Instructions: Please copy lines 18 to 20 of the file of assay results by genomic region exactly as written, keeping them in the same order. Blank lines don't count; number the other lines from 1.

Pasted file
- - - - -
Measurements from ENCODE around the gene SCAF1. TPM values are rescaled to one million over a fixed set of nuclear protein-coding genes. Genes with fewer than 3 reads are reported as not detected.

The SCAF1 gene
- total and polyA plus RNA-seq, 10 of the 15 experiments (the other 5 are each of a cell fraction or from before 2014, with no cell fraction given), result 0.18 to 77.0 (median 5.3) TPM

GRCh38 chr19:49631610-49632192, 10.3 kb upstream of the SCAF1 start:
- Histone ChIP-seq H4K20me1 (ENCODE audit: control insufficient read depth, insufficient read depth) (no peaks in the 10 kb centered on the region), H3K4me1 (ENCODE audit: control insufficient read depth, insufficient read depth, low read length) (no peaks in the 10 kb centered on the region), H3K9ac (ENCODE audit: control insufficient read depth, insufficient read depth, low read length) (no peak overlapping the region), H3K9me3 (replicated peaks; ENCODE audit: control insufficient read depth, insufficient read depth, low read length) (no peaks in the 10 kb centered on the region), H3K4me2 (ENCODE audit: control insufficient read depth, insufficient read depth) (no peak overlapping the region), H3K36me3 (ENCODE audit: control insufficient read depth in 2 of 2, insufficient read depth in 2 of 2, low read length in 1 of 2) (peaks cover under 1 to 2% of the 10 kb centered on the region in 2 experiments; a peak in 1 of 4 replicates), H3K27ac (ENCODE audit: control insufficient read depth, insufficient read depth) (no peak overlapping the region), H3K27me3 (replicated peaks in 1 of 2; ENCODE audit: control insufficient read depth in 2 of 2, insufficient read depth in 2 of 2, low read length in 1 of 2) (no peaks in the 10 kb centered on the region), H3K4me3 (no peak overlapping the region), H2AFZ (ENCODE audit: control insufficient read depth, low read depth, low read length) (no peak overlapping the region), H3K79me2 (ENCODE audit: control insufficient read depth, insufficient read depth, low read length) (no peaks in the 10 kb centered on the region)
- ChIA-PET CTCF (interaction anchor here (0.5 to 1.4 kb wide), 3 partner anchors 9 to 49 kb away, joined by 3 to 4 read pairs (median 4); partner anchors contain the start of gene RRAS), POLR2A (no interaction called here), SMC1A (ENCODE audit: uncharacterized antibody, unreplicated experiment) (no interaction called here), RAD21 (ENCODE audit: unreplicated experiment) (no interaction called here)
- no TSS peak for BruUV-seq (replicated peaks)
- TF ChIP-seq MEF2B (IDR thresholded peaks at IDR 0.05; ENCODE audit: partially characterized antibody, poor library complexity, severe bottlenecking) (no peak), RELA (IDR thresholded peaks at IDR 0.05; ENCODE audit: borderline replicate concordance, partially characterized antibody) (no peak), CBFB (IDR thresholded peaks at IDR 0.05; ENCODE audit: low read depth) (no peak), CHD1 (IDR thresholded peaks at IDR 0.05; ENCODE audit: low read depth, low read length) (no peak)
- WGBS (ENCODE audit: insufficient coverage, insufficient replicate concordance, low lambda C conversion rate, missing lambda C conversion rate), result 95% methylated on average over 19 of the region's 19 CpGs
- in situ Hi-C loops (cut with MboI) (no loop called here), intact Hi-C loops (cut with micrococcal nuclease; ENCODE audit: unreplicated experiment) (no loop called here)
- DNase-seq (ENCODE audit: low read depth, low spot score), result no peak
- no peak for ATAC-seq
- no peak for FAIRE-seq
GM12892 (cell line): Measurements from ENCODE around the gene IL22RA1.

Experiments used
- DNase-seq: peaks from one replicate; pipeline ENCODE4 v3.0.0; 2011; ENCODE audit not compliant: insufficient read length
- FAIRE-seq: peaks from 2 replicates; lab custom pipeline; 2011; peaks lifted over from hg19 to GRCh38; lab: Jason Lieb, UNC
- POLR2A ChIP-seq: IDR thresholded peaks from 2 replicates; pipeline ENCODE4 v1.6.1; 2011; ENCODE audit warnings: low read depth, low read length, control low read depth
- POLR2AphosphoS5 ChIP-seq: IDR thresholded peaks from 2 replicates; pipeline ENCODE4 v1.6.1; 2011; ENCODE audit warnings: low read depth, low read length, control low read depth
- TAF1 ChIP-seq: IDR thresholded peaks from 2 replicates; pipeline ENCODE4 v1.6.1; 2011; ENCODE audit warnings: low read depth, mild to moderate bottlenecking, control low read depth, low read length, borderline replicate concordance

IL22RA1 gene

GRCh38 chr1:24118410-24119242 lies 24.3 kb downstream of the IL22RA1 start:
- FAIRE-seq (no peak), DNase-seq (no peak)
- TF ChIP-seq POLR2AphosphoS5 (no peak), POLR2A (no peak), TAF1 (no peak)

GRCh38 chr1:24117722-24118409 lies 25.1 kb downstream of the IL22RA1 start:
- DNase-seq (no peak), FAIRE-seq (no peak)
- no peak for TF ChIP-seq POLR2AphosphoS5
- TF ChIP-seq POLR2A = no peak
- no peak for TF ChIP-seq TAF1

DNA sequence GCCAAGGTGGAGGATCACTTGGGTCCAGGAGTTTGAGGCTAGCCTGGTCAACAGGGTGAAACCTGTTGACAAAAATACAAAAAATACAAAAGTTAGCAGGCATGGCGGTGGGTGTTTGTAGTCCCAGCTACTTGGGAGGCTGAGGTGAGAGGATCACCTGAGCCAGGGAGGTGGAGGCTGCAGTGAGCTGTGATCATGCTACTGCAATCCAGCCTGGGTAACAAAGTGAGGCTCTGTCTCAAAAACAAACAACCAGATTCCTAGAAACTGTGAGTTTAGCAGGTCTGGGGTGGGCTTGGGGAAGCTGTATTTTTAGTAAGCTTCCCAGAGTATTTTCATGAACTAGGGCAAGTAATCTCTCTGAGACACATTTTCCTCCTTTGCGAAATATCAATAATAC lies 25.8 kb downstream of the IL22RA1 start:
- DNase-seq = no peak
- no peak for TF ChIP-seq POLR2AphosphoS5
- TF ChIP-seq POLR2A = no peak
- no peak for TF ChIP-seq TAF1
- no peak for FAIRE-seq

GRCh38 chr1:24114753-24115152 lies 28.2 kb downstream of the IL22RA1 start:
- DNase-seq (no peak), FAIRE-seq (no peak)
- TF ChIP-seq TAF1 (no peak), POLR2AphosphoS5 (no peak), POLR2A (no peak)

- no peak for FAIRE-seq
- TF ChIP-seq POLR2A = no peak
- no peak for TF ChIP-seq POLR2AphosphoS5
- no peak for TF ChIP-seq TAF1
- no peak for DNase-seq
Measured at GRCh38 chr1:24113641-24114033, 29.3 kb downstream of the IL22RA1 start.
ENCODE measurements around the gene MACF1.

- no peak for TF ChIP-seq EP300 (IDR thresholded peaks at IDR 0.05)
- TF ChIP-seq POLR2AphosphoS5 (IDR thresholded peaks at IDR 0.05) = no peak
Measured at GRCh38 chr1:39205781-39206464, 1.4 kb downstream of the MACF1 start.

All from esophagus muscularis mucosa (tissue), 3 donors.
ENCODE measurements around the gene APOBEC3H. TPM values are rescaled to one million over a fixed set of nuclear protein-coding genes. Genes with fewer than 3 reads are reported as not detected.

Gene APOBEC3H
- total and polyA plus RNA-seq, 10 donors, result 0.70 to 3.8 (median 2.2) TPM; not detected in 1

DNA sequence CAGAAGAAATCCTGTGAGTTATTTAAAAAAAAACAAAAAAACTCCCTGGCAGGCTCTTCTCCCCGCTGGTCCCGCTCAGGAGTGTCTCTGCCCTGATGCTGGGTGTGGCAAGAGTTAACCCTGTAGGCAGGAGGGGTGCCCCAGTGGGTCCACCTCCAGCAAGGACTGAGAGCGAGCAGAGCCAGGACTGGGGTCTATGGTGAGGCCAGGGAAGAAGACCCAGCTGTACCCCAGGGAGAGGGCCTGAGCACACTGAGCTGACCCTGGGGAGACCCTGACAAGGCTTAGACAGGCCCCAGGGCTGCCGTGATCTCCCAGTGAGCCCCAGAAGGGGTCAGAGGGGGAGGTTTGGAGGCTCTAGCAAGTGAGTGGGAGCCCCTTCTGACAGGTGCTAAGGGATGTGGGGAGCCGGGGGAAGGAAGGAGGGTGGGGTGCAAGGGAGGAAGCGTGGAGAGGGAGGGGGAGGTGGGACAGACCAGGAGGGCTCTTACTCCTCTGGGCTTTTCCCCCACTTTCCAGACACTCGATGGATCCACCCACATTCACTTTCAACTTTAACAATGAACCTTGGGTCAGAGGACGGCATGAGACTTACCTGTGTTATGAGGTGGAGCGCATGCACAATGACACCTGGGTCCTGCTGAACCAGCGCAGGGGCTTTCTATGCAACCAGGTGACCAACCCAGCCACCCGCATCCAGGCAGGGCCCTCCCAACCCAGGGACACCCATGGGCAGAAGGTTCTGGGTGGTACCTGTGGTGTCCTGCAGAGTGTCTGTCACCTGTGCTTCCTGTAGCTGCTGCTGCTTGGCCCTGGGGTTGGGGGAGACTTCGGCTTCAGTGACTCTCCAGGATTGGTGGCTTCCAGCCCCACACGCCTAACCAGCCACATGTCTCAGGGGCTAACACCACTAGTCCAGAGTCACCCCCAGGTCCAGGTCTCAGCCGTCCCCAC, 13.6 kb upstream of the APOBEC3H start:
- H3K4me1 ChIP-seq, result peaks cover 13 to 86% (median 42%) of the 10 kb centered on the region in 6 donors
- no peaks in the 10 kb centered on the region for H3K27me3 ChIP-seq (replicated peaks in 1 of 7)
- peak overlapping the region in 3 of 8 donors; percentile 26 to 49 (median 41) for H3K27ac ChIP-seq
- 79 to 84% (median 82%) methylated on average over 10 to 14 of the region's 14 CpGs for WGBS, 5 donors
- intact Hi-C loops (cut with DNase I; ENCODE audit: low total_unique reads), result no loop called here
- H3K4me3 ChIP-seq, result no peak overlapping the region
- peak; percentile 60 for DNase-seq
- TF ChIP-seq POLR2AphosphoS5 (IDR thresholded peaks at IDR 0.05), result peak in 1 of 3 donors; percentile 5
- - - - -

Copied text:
- POLR2A ChIP-seq: IDR thresholded peaks from 2 replicates; pipeline ENCODE4 v1.6.1; 2011; ENCODE audit warnings: low read depth, low read length, control low read depth
- POLR2AphosphoS5 ChIP-seq: IDR thresholded peaks from 2 replicates; pipeline ENCODE4 v1.6.1; 2011; ENCODE audit warnings: low read depth, low read length, control low read depth
- TAF1 ChIP-seq: IDR thresholded peaks from 2 replicates; pipeline ENCODE4 v1.6.1; 2011; ENCODE audit warnings: low read depth, mild to moderate bottlenecking, control low read depth, low read length, borderline replicate concordance